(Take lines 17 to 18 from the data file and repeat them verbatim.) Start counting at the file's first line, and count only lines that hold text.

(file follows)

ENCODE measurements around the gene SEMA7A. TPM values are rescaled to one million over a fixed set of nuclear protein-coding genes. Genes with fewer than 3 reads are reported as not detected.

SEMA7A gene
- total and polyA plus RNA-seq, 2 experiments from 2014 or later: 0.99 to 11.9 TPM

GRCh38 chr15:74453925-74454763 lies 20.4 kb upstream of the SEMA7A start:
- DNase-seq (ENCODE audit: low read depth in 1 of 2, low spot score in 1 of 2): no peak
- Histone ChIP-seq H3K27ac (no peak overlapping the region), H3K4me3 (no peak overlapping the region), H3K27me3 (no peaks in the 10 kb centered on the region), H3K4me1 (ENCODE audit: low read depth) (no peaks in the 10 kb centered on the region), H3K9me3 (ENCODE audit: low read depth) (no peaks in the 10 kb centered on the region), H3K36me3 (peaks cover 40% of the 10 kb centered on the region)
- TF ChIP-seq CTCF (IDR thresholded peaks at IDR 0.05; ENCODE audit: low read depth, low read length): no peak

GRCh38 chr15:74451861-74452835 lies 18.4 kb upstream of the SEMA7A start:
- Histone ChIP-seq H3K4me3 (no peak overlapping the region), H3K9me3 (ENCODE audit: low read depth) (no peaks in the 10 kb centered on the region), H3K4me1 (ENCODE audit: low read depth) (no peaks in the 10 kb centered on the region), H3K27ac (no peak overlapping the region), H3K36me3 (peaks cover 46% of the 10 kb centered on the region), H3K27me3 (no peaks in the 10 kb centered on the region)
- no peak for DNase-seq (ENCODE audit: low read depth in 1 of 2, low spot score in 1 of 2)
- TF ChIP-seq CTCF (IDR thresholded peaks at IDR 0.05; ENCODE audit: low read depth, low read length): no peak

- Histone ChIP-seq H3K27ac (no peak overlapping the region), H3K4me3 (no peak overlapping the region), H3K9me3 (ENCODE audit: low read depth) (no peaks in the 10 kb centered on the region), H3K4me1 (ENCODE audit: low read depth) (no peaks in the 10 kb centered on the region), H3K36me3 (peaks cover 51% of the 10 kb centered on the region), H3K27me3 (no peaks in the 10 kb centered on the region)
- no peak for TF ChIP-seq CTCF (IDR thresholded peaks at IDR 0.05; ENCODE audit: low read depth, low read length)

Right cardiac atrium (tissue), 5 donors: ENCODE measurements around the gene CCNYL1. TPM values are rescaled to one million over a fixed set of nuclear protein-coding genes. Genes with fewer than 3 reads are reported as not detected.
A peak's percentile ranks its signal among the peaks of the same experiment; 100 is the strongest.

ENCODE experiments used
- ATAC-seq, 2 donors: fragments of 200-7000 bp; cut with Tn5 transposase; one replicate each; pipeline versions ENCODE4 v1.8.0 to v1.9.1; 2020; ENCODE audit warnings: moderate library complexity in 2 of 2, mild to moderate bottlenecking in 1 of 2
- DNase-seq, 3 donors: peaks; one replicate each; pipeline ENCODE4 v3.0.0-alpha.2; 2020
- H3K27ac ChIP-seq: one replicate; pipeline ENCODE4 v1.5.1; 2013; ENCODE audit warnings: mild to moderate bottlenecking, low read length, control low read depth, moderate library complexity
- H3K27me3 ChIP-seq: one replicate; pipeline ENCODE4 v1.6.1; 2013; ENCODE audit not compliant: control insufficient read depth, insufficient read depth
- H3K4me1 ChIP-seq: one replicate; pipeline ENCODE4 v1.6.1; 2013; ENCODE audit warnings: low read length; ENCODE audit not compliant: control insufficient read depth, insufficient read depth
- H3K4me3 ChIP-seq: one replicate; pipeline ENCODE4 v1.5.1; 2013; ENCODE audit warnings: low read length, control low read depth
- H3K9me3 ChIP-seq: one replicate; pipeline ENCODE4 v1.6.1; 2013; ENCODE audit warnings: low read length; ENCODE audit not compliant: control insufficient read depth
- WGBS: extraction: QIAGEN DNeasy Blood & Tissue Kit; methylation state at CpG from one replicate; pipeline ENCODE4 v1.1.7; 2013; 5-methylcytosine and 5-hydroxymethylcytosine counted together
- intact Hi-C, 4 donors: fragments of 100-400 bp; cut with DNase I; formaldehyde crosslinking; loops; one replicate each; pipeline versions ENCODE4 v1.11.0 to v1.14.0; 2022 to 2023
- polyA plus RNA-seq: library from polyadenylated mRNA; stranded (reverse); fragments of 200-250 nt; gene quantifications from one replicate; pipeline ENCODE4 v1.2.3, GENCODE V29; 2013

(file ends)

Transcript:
- ATAC-seq, 2 donors: fragments of 200-7000 bp; cut with Tn5 transposase; one replicate each; pipeline versions ENCODE4 v1.8.0 to v1.9.1; 2020; ENCODE audit warnings: moderate library complexity in 2 of 2, mild to moderate bottlenecking in 1 of 2
- DNase-seq, 3 donors: peaks; one replicate each; pipeline ENCODE4 v3.0.0-alpha.2; 2020